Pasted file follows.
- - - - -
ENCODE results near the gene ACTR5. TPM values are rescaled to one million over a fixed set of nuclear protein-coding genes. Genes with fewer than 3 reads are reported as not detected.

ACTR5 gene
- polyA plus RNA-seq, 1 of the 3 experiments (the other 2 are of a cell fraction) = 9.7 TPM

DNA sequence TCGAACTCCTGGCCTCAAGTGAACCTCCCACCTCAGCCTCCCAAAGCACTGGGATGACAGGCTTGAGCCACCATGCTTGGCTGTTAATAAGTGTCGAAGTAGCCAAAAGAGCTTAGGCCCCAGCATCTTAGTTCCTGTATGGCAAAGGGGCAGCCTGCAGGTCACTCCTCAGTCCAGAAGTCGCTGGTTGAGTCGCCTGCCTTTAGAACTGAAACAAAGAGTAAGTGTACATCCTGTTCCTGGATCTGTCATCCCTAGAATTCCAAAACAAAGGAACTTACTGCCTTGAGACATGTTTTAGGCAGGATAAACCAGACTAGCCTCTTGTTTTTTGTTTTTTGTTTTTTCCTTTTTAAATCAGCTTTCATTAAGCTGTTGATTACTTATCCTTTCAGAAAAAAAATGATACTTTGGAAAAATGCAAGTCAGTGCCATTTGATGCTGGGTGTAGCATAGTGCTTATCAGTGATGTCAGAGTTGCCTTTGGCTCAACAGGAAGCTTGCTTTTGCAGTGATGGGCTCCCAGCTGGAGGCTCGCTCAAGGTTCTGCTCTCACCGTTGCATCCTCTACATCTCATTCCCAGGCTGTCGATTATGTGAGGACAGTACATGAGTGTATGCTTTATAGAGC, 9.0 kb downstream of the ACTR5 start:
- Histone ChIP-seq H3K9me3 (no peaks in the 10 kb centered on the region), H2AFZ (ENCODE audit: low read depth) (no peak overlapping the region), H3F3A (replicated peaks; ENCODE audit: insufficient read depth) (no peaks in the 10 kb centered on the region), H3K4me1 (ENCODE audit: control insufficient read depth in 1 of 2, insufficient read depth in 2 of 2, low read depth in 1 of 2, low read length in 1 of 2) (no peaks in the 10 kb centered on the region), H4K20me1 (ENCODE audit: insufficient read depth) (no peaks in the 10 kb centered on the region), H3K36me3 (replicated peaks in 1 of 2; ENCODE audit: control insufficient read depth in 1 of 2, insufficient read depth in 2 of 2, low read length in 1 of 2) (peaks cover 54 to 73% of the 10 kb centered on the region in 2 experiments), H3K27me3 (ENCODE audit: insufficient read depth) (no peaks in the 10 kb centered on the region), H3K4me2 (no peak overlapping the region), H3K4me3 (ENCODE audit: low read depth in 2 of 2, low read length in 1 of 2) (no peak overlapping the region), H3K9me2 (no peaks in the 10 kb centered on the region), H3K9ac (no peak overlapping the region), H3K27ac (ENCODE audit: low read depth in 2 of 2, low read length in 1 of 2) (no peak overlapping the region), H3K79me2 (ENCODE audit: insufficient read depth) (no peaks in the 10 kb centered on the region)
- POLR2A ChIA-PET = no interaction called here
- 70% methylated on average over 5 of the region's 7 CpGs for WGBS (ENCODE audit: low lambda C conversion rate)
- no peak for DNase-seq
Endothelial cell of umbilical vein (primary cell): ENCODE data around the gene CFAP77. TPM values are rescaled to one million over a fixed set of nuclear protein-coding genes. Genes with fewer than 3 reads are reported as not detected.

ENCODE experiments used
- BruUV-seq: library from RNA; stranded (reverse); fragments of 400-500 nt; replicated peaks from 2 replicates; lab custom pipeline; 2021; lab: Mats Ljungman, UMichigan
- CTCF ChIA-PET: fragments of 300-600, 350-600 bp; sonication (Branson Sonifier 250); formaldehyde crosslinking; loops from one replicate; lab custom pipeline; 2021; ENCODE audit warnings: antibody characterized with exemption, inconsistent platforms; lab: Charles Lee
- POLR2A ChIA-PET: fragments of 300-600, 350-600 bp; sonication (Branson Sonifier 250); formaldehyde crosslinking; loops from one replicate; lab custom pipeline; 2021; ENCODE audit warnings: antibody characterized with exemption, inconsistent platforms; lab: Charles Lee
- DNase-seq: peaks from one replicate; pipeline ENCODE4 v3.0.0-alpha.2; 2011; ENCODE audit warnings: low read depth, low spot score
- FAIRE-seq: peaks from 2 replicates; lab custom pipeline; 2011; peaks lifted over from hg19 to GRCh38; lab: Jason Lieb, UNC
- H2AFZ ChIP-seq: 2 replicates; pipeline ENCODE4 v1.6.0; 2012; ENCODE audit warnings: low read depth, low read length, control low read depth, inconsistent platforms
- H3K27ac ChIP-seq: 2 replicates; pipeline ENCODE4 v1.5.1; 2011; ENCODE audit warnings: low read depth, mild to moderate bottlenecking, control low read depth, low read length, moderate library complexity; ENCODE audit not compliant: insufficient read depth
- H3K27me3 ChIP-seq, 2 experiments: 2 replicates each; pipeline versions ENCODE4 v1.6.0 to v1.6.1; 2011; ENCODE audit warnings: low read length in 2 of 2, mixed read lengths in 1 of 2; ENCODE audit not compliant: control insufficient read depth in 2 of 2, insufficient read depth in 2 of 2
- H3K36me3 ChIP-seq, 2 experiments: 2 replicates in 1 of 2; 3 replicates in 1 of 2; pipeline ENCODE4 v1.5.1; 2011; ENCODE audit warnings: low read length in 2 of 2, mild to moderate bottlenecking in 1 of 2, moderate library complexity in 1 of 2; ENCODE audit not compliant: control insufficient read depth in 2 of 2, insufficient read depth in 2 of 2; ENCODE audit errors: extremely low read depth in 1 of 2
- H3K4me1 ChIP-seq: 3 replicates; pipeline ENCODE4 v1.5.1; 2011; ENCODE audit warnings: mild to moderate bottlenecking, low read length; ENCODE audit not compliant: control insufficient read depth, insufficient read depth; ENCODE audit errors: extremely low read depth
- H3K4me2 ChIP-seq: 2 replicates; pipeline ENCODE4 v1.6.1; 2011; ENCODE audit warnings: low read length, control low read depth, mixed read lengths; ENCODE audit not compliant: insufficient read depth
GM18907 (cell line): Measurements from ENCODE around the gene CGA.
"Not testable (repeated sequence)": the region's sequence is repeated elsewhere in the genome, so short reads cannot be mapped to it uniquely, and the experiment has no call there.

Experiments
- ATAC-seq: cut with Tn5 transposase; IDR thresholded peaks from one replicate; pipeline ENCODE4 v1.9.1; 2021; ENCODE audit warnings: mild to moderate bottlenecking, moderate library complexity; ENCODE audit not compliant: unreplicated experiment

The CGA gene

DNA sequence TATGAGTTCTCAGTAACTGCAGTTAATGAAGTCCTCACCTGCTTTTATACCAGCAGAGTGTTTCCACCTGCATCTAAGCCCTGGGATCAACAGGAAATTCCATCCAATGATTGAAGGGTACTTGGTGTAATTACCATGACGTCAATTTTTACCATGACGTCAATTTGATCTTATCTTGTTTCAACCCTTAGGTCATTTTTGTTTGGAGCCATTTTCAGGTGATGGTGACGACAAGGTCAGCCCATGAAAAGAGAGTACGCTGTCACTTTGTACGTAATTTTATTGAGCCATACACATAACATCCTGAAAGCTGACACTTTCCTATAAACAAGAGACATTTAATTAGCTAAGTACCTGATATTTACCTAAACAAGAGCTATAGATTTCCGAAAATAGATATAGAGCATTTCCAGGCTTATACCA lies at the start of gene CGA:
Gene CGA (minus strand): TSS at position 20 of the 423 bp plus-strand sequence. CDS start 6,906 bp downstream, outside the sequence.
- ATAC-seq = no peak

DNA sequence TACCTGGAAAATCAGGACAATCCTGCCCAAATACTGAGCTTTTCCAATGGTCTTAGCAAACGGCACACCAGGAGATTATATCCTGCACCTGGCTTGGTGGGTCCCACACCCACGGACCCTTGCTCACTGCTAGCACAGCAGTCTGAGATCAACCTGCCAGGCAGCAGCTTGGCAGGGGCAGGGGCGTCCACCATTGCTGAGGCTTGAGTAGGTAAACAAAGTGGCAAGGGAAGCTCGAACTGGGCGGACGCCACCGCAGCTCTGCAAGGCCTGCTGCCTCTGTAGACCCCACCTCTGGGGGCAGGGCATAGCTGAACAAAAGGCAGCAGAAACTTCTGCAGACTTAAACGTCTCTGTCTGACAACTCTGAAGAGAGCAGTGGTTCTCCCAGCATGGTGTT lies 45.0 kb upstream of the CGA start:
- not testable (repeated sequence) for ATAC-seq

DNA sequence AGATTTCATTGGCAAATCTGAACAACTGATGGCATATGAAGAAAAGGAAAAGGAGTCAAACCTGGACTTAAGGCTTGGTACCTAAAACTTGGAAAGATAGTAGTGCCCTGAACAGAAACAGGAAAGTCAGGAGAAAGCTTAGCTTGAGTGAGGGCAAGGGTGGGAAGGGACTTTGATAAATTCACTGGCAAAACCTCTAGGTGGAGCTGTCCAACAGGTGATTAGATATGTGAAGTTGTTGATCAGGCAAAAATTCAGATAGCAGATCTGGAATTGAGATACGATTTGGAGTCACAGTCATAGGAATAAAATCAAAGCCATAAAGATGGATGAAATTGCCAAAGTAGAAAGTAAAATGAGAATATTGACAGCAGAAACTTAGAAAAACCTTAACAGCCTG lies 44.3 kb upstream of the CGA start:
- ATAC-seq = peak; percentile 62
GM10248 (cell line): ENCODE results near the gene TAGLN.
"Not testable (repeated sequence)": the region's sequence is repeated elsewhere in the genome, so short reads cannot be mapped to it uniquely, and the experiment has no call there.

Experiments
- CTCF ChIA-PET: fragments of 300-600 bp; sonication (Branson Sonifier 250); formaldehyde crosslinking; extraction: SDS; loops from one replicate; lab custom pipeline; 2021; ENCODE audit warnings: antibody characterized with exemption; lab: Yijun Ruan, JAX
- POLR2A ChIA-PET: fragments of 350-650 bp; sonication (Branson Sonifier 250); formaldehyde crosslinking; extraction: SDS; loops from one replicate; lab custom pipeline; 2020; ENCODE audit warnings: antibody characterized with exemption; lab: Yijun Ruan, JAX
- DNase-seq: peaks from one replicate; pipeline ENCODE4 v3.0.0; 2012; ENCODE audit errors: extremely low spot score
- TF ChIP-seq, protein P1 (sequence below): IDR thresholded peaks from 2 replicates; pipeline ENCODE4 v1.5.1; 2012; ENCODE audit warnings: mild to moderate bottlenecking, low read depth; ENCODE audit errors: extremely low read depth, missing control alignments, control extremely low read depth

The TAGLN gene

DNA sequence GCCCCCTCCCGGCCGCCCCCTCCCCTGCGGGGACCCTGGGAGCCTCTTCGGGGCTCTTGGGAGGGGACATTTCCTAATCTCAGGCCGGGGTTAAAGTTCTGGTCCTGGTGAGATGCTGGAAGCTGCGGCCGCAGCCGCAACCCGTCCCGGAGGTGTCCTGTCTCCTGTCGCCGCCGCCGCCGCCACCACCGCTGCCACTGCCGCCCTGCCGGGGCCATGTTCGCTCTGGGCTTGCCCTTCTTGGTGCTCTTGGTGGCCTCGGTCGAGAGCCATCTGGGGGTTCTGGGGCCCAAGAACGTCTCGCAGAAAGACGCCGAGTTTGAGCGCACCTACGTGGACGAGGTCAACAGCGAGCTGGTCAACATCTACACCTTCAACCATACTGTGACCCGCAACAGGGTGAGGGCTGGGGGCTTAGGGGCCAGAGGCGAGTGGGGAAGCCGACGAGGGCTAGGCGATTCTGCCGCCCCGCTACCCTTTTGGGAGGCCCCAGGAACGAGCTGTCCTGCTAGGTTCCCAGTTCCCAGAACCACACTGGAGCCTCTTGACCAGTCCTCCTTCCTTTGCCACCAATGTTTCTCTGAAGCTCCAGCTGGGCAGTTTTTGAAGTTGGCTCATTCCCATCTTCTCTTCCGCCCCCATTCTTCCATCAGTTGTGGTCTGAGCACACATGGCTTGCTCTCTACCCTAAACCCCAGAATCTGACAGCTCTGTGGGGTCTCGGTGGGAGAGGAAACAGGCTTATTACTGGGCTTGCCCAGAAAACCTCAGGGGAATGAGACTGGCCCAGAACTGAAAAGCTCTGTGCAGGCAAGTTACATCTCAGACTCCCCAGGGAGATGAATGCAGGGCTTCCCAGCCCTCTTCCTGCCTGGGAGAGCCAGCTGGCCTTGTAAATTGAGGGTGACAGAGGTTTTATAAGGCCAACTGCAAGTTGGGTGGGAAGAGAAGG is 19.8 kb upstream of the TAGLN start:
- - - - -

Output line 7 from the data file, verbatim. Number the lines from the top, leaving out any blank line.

- 70% methylated on average over 5 of the region's 7 CpGs for WGBS (ENCODE audit: low lambda C conversion rate)